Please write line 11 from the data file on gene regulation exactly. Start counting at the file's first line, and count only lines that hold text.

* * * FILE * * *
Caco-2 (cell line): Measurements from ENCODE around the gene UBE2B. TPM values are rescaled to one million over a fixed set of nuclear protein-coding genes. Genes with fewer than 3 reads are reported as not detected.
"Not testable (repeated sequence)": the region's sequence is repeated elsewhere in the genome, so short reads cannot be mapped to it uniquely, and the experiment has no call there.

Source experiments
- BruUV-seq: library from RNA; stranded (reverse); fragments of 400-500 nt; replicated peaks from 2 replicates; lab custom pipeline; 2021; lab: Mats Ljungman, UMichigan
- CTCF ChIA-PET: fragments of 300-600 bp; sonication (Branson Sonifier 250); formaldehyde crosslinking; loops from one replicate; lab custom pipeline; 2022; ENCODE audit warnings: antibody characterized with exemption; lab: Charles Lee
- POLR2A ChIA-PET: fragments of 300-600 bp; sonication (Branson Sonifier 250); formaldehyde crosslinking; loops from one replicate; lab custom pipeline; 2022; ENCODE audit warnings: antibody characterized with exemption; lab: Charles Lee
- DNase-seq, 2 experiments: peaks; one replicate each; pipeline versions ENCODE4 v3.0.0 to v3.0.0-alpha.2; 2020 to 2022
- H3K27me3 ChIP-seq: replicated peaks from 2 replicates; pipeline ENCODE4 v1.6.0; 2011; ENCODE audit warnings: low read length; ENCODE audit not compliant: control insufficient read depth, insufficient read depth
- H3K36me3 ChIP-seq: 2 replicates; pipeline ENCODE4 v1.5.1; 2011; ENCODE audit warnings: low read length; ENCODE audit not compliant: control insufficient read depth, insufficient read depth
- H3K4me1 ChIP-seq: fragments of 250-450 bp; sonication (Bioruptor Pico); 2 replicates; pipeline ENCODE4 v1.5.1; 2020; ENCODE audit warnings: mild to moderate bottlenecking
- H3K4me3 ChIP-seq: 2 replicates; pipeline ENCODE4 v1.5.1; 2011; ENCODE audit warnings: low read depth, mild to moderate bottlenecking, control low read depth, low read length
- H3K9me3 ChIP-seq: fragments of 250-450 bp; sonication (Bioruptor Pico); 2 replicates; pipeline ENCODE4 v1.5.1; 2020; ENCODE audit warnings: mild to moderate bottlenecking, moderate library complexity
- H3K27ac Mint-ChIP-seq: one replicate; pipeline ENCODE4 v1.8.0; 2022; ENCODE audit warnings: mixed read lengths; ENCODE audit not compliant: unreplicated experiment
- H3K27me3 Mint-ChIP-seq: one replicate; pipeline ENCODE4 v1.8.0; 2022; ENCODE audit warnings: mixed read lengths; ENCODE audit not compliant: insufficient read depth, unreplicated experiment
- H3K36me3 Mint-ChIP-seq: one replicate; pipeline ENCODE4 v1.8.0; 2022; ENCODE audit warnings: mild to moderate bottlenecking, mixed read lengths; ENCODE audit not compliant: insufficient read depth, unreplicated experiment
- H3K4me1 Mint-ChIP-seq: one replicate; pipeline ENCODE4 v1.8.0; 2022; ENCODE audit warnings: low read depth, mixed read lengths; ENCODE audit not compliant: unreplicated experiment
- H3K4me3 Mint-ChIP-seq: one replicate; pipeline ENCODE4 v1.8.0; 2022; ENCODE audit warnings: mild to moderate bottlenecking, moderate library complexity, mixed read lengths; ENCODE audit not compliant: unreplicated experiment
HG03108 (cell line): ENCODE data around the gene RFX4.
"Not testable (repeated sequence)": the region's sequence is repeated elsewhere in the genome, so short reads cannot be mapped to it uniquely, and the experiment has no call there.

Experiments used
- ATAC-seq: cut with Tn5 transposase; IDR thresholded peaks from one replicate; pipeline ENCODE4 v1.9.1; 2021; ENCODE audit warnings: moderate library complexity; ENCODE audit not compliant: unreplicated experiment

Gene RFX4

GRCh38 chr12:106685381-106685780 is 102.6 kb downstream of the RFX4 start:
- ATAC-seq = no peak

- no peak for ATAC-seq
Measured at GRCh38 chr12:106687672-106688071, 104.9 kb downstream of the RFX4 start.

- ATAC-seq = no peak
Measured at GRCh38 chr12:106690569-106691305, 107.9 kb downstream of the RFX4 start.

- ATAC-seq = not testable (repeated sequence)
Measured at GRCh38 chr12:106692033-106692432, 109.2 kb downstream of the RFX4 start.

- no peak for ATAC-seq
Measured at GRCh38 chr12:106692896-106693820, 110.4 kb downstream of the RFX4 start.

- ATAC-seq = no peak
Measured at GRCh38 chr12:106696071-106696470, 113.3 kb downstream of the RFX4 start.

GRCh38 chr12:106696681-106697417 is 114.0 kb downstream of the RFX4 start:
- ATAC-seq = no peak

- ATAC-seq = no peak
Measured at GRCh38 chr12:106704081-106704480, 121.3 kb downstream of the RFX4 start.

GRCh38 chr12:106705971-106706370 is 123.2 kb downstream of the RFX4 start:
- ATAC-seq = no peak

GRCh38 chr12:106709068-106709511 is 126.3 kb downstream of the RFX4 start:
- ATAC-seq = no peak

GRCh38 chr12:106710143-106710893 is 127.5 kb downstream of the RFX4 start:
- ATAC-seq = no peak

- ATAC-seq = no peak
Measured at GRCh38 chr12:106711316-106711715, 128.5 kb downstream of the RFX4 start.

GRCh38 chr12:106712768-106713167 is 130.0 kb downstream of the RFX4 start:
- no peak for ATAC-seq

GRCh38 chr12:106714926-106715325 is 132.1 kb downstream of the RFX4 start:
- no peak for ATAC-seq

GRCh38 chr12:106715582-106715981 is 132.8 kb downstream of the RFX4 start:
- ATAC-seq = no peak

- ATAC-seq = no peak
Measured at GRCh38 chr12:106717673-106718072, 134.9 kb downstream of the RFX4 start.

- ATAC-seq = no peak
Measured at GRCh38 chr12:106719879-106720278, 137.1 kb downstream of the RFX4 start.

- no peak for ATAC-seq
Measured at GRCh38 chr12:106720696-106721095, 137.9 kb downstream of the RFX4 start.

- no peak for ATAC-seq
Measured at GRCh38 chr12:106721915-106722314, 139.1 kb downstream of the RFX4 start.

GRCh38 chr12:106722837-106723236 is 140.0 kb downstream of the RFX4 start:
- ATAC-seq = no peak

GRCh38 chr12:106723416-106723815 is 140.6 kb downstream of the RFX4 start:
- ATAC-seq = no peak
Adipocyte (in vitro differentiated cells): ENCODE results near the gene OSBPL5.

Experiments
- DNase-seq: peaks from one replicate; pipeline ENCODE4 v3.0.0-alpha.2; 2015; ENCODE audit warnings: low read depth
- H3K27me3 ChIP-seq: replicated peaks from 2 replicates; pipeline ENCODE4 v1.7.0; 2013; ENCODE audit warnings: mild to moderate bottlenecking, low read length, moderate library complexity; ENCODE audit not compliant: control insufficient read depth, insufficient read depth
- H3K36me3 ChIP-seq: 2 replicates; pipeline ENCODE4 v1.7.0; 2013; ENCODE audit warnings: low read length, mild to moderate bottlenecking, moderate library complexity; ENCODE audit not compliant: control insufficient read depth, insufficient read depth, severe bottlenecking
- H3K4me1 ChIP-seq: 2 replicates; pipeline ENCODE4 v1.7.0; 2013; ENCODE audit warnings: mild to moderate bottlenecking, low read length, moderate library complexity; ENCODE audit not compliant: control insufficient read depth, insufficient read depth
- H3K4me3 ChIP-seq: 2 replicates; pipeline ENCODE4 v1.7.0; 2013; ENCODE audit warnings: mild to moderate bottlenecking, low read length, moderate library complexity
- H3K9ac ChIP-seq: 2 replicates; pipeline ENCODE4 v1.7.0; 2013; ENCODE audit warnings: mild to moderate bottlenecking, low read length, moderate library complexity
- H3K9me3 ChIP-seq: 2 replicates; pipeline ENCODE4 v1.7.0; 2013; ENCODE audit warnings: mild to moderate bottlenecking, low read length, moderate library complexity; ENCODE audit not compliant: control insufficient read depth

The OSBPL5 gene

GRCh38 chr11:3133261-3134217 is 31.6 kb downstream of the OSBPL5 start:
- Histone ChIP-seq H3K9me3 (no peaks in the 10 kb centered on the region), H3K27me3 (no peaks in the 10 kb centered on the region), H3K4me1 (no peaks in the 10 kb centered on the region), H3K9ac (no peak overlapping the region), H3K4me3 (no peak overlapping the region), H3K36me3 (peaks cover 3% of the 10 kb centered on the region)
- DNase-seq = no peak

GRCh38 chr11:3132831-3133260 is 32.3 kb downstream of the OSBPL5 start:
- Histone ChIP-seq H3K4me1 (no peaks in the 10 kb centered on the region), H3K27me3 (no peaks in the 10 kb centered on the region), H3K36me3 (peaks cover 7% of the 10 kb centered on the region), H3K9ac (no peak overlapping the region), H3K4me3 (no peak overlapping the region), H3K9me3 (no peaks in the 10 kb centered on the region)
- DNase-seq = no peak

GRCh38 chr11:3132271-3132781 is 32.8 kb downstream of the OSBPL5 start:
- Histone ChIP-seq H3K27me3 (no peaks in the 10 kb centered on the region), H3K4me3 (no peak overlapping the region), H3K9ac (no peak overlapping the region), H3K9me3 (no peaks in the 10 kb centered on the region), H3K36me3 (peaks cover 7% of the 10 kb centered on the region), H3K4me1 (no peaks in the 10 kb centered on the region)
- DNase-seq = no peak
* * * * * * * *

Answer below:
- H3K4me3 ChIP-seq: 2 replicates; pipeline ENCODE4 v1.5.1; 2011; ENCODE audit warnings: low read depth, mild to moderate bottlenecking, control low read depth, low read length